Protect Our Rivers – Support the Ban of Single-Use Plastics
In what would be a huge victory for the environment and human health, New Jersey is moving closer to banning single-use plastic carryout bags, Styrofoam cups and food containers, and plastic straws. But it may take some help from the public to bring this bill to the finish line.
Please support S2776 and its Assembly companion bill, A4330, for the sake of clean water and a healthy environment.
Contact Assembly Speaker Craig Coughlin and ask him to move bill number A4330 forward to a vote before the Assembly Environment and Solid Waste Committee. To send him an email, go to https://www.njleg.state.nj.us/members/bio.asp?Leg=319.
And please contact your home district’s state Senator and Assembly representatives today and urge them to vote yes on the plastic bag ban. To find your elected officials, go to https://www.njleg.state.nj.us/SelectMun.asp and type in your municipality.
Background on the Issue
In December, a key subcommittee of the New Jersey Senate voted to move the plastic bag legislation forward. But, disappointingly, the bill stalled in the state Assembly’s Environment and Solid Waste Committee this Monday.
Raritan Headwaters Association (RHA), the watershed watchdog for the 470-square-mile region containing the headwaters of the upper Raritan River, is wholeheartedly in favor of the proposed ban. We’ve seen firsthand the damage done by single-use plastic bags. Less than 10 percent of plastics are recycled, and many of the rest become litter in the environment.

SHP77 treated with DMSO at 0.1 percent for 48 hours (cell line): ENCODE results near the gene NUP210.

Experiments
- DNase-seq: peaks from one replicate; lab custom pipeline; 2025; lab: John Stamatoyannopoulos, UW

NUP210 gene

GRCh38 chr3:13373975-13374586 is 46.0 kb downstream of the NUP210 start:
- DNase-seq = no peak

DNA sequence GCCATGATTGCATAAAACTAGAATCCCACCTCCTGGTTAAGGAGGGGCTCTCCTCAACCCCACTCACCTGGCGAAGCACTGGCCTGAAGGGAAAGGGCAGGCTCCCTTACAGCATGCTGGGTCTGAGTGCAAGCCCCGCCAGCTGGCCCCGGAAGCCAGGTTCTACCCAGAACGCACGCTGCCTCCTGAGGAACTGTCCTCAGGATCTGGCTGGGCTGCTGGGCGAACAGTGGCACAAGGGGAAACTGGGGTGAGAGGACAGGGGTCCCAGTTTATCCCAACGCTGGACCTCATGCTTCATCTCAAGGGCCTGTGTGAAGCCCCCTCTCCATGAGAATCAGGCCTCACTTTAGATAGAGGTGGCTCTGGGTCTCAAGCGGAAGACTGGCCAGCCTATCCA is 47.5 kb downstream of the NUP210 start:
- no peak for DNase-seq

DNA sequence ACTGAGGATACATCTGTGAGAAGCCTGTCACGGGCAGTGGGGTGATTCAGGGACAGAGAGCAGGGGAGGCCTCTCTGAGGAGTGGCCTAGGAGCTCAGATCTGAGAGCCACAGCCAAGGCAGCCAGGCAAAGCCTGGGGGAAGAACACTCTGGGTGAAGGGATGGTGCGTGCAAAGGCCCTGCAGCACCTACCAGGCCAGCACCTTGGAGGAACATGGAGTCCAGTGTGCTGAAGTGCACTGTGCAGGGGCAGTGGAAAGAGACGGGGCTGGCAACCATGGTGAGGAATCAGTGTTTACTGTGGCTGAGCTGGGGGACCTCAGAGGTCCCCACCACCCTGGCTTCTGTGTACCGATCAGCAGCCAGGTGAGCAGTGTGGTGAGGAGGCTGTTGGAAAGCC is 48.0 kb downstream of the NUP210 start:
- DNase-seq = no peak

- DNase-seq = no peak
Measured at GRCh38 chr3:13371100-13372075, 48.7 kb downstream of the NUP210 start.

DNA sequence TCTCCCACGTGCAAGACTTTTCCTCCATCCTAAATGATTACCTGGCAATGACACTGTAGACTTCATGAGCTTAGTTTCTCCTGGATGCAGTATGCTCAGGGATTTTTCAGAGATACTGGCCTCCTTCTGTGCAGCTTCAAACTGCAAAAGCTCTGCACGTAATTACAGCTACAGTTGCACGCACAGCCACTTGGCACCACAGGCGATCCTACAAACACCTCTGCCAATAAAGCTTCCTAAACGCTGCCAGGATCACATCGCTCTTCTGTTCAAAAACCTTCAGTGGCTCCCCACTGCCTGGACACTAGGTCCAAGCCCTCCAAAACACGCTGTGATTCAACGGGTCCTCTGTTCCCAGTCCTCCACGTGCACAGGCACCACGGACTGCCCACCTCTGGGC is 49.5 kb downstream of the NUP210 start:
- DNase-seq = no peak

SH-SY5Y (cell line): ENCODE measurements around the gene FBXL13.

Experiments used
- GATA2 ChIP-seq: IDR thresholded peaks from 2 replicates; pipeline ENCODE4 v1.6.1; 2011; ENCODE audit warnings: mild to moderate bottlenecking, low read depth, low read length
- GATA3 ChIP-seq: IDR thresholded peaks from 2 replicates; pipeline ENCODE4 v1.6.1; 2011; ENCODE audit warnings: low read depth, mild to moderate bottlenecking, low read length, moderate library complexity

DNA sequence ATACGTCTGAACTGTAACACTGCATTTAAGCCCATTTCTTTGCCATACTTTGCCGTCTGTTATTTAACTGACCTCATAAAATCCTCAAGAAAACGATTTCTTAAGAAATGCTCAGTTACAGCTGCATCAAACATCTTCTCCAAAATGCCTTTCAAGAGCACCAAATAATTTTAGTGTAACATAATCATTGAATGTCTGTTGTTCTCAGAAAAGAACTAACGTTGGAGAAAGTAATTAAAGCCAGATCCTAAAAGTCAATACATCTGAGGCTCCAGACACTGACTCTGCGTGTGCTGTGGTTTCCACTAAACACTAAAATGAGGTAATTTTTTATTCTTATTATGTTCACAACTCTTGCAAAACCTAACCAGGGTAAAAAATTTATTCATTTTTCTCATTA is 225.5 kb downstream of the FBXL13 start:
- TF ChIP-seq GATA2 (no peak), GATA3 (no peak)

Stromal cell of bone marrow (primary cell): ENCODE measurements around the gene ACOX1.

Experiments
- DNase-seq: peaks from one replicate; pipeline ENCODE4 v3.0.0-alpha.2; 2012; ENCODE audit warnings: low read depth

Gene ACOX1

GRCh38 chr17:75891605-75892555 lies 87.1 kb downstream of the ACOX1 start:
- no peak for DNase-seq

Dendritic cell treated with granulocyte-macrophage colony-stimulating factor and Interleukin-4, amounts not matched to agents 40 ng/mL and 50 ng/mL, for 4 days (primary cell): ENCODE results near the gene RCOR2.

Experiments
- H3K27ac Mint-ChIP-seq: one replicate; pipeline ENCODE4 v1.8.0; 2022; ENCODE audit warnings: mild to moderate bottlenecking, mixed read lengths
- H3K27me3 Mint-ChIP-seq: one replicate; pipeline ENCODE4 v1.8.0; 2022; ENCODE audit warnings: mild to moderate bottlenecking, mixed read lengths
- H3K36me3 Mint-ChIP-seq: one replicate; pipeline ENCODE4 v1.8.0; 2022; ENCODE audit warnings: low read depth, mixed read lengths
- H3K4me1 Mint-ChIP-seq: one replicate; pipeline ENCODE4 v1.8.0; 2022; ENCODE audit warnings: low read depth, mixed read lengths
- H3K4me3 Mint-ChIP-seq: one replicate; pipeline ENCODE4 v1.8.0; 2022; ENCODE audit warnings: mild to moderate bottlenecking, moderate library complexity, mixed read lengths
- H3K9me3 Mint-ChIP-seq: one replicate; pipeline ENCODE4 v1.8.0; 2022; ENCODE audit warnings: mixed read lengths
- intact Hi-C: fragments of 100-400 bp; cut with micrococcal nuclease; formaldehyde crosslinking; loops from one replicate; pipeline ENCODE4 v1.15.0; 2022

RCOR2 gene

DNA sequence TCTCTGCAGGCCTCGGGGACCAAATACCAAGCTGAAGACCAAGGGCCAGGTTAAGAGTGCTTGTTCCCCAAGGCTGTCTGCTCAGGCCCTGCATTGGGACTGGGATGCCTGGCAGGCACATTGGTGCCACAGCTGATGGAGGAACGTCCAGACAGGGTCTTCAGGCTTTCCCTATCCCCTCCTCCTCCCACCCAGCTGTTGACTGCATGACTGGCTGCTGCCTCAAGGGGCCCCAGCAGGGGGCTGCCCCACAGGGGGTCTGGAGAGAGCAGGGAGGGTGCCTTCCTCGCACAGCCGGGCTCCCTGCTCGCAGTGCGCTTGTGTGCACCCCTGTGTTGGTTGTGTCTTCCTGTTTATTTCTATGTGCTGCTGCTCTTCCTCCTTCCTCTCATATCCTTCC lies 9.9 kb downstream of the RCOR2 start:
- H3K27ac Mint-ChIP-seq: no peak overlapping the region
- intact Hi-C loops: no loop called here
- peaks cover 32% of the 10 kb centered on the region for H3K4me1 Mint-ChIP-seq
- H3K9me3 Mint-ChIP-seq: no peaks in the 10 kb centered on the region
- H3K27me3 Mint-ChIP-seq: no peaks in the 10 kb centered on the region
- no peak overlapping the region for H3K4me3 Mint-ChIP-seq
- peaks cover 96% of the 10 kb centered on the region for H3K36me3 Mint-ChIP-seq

At RHA’s annual Stream Cleanup Day in April 2019, more than 1,700 volunteers removed 18 tons of trash, litter and recyclables from 46 sites around our watershed. The day’s haul included 3,039 plastic bags and 9,133 plastic bottles.
Had these plastic bags not been removed from rivers and streams, they could have washed downstream to the Atlantic Ocean, endangering marine creatures like dolphins, whales and sea turtles, who often mistake them for food. These creatures can become entangled in plastic bags, choke on them, or die after ingesting them.
Plastic litter also weathers and eventually breaks down into smaller fragments. These microplastics, particles so small as to be nearly invisible, are emerging as a new threat to aquatic life and human health.
Raritan Headwaters recently conducted a pilot study in the South Branch of the Raritan River – generally considered a clean river – and found microplastics in every single sample collected. Microplastics have also been found in public drinking water supplies and even in bottled water.
To prevent plastic pollution in our water – and on our land, and in our air, in our food supply and in our bodies – the smartest place to start is by eliminating single-use plastics. The average plastic grocery store carryout bag is used for only 12 minutes before being discarded! Replacing single-use plastic bags with reusable bags will save New Jersey untold amounts of plastic pollution.
Yes, it’s less convenient to remember to bring bags with you. But like brushing your teeth or using your seatbelt, it’s a matter of habit. Once people are used to bringing reusable bags on shopping trips, it won’t seem like a big deal. Seventeen towns and Atlantic County have already passed their own plastic bag bans.
The proposed law also prohibits polystyrene foam food service products, like Styrofoam cups and clam-shell food containers, and single-use plastic straws. Styrofoam products aren’t needed … just ask McDonalds, which many years ago replaced polystyrene foam cups and food containers with cardboard. And anyone whose disabilities require them to use a straw for drinking would still be able to request a plastic straw.